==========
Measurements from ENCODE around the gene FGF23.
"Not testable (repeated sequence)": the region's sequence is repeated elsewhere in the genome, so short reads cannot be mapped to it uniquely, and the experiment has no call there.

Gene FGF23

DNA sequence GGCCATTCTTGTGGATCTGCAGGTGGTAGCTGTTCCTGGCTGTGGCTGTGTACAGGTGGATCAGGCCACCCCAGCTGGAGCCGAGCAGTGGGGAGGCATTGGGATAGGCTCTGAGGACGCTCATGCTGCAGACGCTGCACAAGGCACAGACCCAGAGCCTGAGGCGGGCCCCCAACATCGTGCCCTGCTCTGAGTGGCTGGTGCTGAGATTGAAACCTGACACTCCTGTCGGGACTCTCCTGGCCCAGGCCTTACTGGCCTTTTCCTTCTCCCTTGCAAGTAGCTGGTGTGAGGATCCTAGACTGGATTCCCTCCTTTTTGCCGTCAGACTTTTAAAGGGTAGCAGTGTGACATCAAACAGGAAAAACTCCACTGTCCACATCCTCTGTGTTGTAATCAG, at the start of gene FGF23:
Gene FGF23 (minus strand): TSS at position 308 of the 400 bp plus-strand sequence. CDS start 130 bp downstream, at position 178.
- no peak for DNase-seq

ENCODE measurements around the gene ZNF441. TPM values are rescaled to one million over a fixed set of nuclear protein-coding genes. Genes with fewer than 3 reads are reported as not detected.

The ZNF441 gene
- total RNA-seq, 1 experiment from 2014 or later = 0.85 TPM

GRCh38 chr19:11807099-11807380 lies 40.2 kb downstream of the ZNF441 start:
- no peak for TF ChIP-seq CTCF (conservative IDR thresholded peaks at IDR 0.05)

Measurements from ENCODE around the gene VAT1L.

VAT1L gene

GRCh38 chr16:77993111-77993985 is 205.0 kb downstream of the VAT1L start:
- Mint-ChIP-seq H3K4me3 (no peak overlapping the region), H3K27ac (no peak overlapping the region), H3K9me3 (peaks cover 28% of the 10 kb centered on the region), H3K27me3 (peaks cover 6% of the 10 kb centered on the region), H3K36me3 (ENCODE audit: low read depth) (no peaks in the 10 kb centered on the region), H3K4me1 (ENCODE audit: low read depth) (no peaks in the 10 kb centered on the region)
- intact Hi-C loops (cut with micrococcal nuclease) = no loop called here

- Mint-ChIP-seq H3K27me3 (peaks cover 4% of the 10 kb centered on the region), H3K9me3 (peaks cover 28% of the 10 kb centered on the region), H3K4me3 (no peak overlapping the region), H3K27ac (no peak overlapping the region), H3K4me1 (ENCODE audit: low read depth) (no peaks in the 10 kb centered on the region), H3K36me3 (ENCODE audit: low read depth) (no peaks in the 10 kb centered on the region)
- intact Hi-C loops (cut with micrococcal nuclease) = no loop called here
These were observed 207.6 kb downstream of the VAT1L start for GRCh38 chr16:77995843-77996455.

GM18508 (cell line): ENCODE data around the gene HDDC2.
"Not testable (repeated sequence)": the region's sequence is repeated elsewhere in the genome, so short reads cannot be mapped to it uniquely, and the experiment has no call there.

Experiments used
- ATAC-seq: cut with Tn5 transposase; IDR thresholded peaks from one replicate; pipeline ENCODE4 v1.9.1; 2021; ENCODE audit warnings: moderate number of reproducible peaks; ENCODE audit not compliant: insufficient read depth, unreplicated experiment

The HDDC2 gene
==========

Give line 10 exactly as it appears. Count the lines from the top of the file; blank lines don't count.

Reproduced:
GRCh38 chr19:11807099-11807380 lies 40.2 kb downstream of the ZNF441 start: